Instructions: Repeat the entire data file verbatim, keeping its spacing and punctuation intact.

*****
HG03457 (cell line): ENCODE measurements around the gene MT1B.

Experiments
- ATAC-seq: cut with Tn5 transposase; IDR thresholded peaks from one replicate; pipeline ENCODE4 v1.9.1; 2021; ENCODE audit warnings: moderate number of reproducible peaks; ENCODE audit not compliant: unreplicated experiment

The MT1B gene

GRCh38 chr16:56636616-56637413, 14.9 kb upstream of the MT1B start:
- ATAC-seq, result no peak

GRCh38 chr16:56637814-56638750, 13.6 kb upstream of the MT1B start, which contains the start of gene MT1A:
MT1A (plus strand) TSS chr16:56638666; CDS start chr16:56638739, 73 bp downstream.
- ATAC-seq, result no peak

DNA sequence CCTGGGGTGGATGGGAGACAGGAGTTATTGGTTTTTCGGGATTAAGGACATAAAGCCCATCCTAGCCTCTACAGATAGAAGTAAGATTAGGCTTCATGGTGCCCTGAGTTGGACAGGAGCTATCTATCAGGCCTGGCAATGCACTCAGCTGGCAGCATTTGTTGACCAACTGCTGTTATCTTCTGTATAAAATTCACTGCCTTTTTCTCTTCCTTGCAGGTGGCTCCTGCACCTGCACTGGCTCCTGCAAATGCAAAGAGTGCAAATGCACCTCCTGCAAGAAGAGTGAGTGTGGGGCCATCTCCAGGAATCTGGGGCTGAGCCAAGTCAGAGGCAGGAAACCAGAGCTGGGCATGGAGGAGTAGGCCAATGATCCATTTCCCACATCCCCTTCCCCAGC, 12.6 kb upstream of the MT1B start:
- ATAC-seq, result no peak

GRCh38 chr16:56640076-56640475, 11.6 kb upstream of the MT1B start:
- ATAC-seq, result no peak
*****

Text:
HG03457 (cell line): ENCODE measurements around the gene MT1B.

Experiments
- ATAC-seq: cut with Tn5 transposase; IDR thresholded peaks from one replicate; pipeline ENCODE4 v1.9.1; 2021; ENCODE audit warnings: moderate number of reproducible peaks; ENCODE audit not compliant: unreplicated experiment

The MT1B gene

GRCh38 chr16:56636616-56637413, 14.9 kb upstream of the MT1B start:
- ATAC-seq, result no peak

GRCh38 chr16:56637814-56638750, 13.6 kb upstream of the MT1B start, which contains the start of gene MT1A:
MT1A (plus strand) TSS chr16:56638666; CDS start chr16:56638739, 73 bp downstream.
- ATAC-seq, result no peak

DNA sequence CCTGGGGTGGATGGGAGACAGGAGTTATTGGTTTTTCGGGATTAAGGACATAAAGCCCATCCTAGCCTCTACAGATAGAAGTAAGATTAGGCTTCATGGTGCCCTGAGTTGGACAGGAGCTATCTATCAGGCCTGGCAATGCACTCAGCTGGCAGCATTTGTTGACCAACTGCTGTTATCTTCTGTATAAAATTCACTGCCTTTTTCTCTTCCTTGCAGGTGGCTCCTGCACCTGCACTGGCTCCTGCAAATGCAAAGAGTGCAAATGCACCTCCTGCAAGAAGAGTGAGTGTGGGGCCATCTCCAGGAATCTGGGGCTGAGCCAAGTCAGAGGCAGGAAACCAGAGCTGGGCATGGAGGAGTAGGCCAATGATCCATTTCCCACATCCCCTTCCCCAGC, 12.6 kb upstream of the MT1B start:
- ATAC-seq, result no peak

GRCh38 chr16:56640076-56640475, 11.6 kb upstream of the MT1B start:
- ATAC-seq, result no peak